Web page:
Basically, the nobles want more influences on the driving of France: since Louis XIV, they lost all their influence. The religious don't have any special will. The common people want to be able to access to jobs reserved to nobles and the extension of taxes to the nobles and the religious (who don't pay any tax so far). The king just wants more money.
The French Revolution starts with les Etats-Généraux, on May 5th 1789. The representatives start to argue on how to vote: the common people want one vote for each representative (they would have a majority), but the nobles and the religious want the old system of one vote for each social category. On June 17th, the common people ask for the nobles and the religious to sit with them in the meeting hall of Versailles. Some accept: it's a revolution in law. The National Assembly is born, it represents the whole French people, and the three traditionnal social categories are dead in the traditionnal law.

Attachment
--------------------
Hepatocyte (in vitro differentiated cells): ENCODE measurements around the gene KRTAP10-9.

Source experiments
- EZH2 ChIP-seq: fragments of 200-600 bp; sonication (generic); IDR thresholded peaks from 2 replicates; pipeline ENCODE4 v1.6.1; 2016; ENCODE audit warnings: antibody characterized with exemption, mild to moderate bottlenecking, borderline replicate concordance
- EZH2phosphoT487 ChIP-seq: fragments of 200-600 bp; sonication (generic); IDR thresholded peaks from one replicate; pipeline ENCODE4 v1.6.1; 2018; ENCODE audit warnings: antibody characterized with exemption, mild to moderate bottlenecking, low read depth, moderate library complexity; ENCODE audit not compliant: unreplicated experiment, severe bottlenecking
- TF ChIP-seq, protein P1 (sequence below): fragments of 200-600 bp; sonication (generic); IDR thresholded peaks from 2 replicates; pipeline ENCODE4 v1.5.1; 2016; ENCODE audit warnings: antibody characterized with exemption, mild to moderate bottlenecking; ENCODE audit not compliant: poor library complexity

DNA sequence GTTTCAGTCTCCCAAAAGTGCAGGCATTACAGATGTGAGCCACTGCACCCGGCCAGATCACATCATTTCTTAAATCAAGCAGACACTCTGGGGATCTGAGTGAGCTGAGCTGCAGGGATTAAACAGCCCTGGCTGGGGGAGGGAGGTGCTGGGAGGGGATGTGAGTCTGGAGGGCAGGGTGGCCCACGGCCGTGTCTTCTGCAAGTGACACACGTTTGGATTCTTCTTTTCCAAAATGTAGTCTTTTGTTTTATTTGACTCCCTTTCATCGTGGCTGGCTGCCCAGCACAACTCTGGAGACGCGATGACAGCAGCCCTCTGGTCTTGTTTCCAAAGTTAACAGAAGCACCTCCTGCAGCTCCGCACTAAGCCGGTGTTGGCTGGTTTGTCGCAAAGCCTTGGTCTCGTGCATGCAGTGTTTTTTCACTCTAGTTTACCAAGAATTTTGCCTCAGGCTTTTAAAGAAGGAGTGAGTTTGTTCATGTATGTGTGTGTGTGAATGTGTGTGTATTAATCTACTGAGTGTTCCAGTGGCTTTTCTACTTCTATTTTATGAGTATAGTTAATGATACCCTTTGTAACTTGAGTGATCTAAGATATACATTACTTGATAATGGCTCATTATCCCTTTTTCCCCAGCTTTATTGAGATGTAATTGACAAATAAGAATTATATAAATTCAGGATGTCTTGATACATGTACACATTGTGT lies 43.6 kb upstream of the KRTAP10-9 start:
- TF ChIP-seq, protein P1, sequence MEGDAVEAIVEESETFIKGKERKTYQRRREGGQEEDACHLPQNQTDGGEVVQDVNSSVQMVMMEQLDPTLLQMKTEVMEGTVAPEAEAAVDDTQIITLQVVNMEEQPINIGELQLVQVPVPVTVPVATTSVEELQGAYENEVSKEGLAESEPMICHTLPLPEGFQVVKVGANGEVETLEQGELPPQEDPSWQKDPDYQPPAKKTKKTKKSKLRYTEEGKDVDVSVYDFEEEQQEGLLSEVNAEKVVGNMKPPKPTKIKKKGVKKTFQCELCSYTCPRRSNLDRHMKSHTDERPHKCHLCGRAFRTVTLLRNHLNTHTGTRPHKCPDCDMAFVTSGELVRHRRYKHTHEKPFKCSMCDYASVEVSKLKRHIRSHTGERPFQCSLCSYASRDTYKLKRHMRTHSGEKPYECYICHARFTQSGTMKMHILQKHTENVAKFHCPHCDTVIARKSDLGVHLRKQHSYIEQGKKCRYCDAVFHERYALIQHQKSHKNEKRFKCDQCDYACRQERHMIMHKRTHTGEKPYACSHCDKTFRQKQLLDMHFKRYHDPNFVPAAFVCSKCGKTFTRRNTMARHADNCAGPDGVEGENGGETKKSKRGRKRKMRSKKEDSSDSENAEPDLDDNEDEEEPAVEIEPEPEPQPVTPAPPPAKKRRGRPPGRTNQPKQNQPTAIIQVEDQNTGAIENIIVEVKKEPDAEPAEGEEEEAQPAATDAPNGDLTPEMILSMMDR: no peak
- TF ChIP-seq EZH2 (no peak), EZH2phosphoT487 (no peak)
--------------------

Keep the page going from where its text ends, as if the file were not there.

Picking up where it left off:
On June 20th, they gather in the room of the Jeu de Paume (now a modern art museum) in Paris and declare they will write a constitution for France before they separate. They announce it to the King on July 9th. The King, quite unhappy, fires his prime minister (he's the responsible for all that mess... that's the proper use for Prime Ministers in France: being a fuse).
In Paris, several rumors are running, one being that the representatives are going to be arrested soon. On July 13th, the rumors gets bigger as some troops are gathered near the Champ-de-Mars (where the Tour Eiffel now is. Originally, it was just a land for military exercise). The representatives of the merchants of Paris decide to organize a local police, but they need weapons. On July 14th, they go to the Invalides (a big hospital for retired soldiers at that time, now the museum of the French army. Has always been the residence for the military governor of Paris) and collect all the weapons there peacefully, as the soldiers there refuse to fight and join the crowd. The New Paris police has now weapons, but no ammunition.